1. MBC says:

      Thanks for this. Some balance is needed. There are indeed many small players in the private rented sector including ‘accidental’ landlords like my neighbours in the flat opposite. He had a one year contract which he hoped would be renewed, but wasn’t, and as an EU citizen post-Brexit, it was unlikely they would get unemployment benefit, so he has now been offered a job in the EU and they will be moving soon but will have to rent out their flat here until they are more settled and in a position to buy over there. The private rented sector is a spectrum like that with many landlords owning just one property to boost their pensions whilst other properties have been scooped by large companies with dozens of flats in their ‘portfolios’. Many of these are owned by people not even resident in the UK which means that the money they have bled out of tenants here is just going abroad. At least you are spending the rent you receive from your tenant locally, which is helping other people here to stay in jobs.

      In other countries the private rented sector compliments public housing, and that is the way it should be. In Germany for instance, rents are set by the local authority, so that they remain fair and in balance with the local economy. ‘Market’ rents in the UK simply means the maximum the landlord can get away with squeezing out of the tenant before the tenant falls into arrears because the rent is unaffordable. It’s crazy. Rents should be at a level that allows the tenant to save and build up some resilience and ultimately become an owner themselves if that is what they wish.

      The former tenets adhered to by all parties since 1916 were fair rents and security of tenure. Security of tenure was problematic, as I have explained, because it meant landlords could not get access to their properties to upgrade and renovate them. The stock was just paralysed and a declining asset and was unsellable.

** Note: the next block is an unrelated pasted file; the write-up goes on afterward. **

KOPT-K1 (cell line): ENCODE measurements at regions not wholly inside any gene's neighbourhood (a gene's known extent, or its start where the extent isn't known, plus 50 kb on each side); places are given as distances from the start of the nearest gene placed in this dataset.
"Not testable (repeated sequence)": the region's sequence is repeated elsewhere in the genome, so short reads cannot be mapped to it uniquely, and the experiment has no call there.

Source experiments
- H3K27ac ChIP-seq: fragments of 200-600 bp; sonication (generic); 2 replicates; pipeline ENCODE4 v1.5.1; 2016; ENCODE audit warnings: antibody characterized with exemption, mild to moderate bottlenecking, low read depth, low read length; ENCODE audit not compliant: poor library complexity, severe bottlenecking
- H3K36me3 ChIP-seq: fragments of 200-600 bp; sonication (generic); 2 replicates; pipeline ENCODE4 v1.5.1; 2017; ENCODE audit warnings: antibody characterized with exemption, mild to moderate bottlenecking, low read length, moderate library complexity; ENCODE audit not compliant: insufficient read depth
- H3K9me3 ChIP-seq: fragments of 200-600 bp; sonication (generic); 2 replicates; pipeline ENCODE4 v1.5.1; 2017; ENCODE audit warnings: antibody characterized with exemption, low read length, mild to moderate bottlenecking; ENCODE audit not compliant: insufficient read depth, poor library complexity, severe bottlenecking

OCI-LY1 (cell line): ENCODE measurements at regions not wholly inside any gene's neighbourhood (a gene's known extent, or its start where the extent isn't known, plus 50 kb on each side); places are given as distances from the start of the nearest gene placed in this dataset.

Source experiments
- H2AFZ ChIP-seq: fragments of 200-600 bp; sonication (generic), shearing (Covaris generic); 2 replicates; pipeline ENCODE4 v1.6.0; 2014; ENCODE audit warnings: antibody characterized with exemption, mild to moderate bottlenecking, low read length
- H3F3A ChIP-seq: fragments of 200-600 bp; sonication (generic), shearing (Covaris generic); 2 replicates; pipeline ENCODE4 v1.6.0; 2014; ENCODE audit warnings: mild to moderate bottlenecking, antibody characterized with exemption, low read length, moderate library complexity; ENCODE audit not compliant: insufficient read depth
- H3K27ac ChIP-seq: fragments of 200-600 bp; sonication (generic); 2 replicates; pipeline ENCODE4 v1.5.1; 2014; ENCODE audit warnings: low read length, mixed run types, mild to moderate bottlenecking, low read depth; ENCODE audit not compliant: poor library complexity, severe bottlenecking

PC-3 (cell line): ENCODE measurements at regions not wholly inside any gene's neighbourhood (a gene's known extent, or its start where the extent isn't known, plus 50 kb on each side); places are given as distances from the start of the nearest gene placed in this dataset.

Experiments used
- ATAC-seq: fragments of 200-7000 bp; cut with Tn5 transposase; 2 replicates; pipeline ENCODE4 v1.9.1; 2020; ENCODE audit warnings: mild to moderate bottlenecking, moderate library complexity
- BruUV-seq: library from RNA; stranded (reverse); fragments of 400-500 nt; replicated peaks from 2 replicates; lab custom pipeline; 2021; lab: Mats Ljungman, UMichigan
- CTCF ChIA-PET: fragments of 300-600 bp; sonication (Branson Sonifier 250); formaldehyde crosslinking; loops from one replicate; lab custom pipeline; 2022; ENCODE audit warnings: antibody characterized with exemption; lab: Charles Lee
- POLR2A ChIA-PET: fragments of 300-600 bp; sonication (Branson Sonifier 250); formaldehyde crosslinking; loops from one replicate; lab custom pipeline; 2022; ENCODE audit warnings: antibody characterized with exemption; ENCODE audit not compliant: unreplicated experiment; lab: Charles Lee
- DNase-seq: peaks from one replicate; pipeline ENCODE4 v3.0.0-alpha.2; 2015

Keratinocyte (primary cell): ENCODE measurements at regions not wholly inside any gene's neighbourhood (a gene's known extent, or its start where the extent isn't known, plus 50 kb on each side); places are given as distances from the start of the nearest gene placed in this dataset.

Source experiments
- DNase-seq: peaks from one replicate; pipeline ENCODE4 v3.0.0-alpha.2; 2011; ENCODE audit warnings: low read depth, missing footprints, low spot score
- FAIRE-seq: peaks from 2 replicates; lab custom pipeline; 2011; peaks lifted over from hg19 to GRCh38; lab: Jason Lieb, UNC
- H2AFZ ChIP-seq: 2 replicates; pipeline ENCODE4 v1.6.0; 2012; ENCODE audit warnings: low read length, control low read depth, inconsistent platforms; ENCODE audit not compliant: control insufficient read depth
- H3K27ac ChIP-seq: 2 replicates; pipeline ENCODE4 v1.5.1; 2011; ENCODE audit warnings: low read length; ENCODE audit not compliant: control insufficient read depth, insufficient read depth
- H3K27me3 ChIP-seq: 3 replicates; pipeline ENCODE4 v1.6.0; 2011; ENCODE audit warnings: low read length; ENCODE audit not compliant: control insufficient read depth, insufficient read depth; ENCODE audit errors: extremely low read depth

The article highlights how the new security of tenure with the let out clause (which is not policed) that landlords can still gain vacant possession if they wish to live in the property itself. But this is never checked, meaning that it is a bit of a chocolate fire guard in terms of providing real security for the tenant.

      I think Norway has a better system of three year leases, which of course can be renewed as often as the owner wishes. There are also get-out clauses for both parties, with penalties. Either party may end the agreement within the three year period but in the case of the landlord it must be for certain good reasons that they can prove, such as that they wish to undertake renovations that require the tenant to leave. And in that case they must offer some compensation to the tenant for breaking the lease and give a notice period. Otherwise they must wait until the three year period is up if they wish to sell, occupy, or do major renovation to the property. Three years is a good period, it enables a person to complete a degree, get settled into a new job if they have just moved to the area, or to have a baby and get established as a household. It also enables a supply of privately rentable homes to ensure there is flexibility to move to another area, which was a real big problem before 1989.

  6. Angus Bearn says:

    The crows have been circling the private rented sector for decades. There have been proposals aplenty, but little is done. The increased stamp duty has brought a dampener and a tax windfall. Other than that? Pitiful.

    There are solutions, of course, and perhaps now we have seen bold decisions (over Covid) governments will feel empowered to take the decisions that make housing affordable for Britons.